Wisconsin Civilian Labor Force Growth during the “Open for Business” Era

Remember February 2011, when Governor Walker declared this?

wisconsin_for_sale.jpg

Source: Capital Times

So, since Walker failed to hit his 250K new private sector jobs by January 2011 (it finally did so in December 2018), and FoxConn has so far been an enigma, we can look at how Wisconsin did in boosting the labor force — presumably pretty simple given the mobility of labor across borders.

Well, not so good.

Figure 1: Log civilian labor force for Minnesota (blue), for Wisconsin (brown), and US (black). Non-Walker period shaded gray.Source: BLS via FRED, and author’s calculations. 

These labor force trends are important to remember when people hype the decline in the Wisconsin unemployment rate, and argue that it only stopped because Wisconsin unemployment pool had shrunk to such low levels. The Wisconsin rate matched the Minnesota rate at the same time as the Minnesota labor force growth rate pulls away from Wisconsin.

Figure 2: Unemployment rate for Minnesota (blue), for Wisconsin (brown), and US (black). Non-Walker period shaded gray.Source: BLS via FRED. 

In other words, if Wisconsin had really enhanced its attractiveness to labor and firms, one would’ve expected faster growth in the labor force, and ambiguous effect on unemployment.

(By the way, using historical correlations, Wisconsin underperformed in terms of nonfarm payroll employment growth, as shown in this post.)

8 thoughts on “Wisconsin Civilian Labor Force Growth during the “Open for Business” Era

      1. Moses Herzog

        I get a Dutch style made one, I can get this roughly $4 even where I live, the U shaped package. I can actually get a pre-sliced one for about $2.50 the same amount of ounces without the spicy (you can hardly taste the spicy anyway, but I still get it in the block a lot because it seems more “hygienic” than the spiced).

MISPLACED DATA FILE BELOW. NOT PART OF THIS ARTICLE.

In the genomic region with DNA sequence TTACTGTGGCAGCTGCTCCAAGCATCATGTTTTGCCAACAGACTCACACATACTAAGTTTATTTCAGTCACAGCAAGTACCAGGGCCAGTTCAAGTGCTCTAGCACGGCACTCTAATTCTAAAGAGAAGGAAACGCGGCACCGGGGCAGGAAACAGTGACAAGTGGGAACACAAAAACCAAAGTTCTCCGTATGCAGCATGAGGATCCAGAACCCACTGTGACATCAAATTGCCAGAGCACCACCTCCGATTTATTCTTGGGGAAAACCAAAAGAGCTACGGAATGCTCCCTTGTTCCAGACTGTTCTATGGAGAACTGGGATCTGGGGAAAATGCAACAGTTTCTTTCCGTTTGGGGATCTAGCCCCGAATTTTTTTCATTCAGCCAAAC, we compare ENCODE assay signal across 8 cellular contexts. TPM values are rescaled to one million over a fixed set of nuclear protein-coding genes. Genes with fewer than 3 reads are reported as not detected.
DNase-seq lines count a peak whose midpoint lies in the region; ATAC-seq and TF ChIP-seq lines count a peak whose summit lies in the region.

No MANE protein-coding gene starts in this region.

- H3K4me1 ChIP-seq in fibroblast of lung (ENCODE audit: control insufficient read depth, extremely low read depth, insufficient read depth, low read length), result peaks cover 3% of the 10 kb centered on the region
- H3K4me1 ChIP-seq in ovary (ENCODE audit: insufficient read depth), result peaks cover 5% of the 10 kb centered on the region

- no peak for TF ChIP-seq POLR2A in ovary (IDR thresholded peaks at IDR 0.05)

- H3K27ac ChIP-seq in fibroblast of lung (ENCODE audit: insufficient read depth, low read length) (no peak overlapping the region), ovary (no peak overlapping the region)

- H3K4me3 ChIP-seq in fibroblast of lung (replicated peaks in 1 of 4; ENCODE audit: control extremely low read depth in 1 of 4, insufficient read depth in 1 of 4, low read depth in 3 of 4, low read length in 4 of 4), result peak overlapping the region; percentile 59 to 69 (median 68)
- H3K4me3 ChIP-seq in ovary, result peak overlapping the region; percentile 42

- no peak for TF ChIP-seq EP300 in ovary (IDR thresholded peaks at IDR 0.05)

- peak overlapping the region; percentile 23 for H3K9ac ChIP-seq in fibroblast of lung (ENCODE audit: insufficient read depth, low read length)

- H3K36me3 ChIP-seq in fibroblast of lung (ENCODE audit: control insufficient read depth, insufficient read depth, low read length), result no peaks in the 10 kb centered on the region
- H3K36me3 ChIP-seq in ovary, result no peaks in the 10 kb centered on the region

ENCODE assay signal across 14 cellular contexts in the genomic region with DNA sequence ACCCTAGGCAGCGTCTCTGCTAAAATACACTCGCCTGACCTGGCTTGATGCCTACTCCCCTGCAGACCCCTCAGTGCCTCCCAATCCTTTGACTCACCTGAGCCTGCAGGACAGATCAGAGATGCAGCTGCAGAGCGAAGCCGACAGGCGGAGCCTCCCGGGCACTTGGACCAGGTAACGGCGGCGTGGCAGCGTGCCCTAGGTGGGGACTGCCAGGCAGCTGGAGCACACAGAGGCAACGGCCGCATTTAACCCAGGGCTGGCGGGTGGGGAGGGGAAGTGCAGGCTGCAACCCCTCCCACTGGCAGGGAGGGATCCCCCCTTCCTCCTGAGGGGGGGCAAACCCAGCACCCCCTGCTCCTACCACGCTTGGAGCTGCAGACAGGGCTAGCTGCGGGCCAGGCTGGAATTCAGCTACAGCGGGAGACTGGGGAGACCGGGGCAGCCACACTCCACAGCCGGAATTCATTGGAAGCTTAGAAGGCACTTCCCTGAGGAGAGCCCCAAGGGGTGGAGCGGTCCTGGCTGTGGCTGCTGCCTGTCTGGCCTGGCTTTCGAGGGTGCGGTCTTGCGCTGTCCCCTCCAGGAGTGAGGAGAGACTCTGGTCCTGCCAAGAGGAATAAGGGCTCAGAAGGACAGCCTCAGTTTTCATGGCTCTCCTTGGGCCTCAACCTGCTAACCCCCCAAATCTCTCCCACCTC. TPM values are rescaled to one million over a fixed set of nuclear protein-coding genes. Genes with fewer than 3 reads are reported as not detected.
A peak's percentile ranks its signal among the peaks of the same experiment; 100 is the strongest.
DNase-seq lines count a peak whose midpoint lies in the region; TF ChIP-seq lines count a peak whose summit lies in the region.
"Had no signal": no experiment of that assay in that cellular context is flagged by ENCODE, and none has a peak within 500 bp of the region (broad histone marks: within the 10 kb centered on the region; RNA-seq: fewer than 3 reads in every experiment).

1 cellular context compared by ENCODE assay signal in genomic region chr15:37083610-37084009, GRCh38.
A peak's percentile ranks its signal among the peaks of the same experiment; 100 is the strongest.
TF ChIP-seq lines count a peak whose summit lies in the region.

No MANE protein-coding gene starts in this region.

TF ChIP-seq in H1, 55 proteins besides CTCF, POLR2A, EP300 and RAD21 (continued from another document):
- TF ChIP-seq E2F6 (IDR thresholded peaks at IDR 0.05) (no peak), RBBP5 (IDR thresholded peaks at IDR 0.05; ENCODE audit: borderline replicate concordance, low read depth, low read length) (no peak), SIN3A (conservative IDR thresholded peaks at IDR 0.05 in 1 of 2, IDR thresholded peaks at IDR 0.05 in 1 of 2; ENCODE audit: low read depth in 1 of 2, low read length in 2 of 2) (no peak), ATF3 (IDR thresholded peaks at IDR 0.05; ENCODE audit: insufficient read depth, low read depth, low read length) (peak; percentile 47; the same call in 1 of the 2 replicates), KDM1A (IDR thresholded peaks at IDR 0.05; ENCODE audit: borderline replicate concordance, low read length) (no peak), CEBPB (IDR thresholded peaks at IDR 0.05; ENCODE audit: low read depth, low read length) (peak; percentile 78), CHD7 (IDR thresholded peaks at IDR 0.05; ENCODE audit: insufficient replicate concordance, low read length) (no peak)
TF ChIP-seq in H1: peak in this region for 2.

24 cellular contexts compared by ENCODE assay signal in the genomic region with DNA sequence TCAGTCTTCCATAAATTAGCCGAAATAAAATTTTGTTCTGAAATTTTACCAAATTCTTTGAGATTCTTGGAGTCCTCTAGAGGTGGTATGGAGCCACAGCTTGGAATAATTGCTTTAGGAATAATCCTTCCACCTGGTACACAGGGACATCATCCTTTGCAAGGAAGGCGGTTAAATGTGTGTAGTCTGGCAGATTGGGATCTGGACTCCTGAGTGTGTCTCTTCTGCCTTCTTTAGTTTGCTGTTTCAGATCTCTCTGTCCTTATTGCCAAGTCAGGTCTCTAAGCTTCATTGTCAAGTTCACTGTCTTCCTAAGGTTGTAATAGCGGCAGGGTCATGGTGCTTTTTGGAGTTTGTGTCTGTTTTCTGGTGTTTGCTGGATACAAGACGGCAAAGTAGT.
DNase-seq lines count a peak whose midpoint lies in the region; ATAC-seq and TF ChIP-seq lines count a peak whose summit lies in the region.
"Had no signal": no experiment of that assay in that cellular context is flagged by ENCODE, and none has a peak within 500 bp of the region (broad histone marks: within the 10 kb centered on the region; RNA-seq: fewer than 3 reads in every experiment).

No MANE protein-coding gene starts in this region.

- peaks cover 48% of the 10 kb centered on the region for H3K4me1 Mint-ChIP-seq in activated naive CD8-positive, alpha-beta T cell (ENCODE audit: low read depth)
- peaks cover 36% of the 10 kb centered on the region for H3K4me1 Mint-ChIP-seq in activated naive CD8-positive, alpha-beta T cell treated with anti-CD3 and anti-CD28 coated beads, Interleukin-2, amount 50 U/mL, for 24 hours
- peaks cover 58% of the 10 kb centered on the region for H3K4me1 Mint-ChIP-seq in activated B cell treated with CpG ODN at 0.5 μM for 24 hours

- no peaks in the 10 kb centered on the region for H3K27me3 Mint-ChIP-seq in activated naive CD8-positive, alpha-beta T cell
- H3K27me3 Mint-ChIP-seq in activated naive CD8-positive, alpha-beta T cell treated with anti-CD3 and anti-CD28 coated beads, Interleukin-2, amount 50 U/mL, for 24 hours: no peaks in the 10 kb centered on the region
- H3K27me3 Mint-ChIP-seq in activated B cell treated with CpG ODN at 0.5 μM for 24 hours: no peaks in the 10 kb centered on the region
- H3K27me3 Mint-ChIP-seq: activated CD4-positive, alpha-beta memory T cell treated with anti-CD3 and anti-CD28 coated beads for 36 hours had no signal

http://www.rothcheese.com/cheese/van-gogh-gouda/#3-chile-pepper

        It’s not connoisseurs’ quality I guess, but it’s made in the Midwest USA and is decent enough for my tastes. I’ve actually never been much of a cheese guy, but I get it with off-brand saltines and it helps me get nervous energy out with my hands when I’m watching movies. I honestly do like to think I’m helping Tony Evers out when I buy it, but that’s obviously the more silly part of my mind.

        Reply
  1. Jake formerly of the LP

    Thank you, Prof Chinn. I’ve also noticed this pattern, and it shows fewer people “employed” in Wisconsin now than there was at the start of 2018.

    http://jakehasablog.blogspot.com/2019/06/wisconsin-jobs-and-census-reports-shows.html?m=0

    The household survey is more likely to show the effects of all the dairy farm closures than non-farm jobs numbers (even though those also suck – 46th in the QCEW from March 2018 – March 2019). So good luck to Trump and other GOPs trying to sell their economy in a stagnating state they can’t afford to lose.

    Reply
    1. Jake formerly of the LP

      Actually, if you look at the QCEW numbers, it shows Wis job growth declining in Walker’s first 2 years (2011 and 2012). Then it increases from 2013-15, but then declines under 1% in 2016 (likely a reason the state voted for Trump).

      There was a slight bump up in 2017 (still below 2011-2015 levels), and 2018 was the state’s worst job growth of the decade.

      http://jakehasablog.blogspot.com/2019/06/in-walkers-last-year-some-of-wisconsins.html?m=0

      Reply
  2. pgl

    There seems to be 3 distinct periods for Wisconsin. In the first 4 years, employment was flat. But in 2015 and 2016, Wisconsin started actually growing. Then Trump took over and employment in Wisconsin started falling. So what happened in the last couple of years under Trump-Walker?

    Reply
  3. Moses Herzog

    What Tony Evers and his economic advisers should remember here, is even in a state with above average literacy and above average public education (relative to other U.S. states) economic lag does not mean jacksh*t to most people, and whatever is going on while he is in the state governor’s mansion is what Evers (not Walker) will be blamed for. This is the hard reality of the “cognition level” of your average voter—and no graph or economic theory is going to change that. So Evers better have those economic rail tracks singing some noise in the last year of his first term, or he can buy 6-8 bottles of beer for himself and get out the bugle and blow Taps for his governorship.

    Reply

Leave a Reply

Your email address will not be published.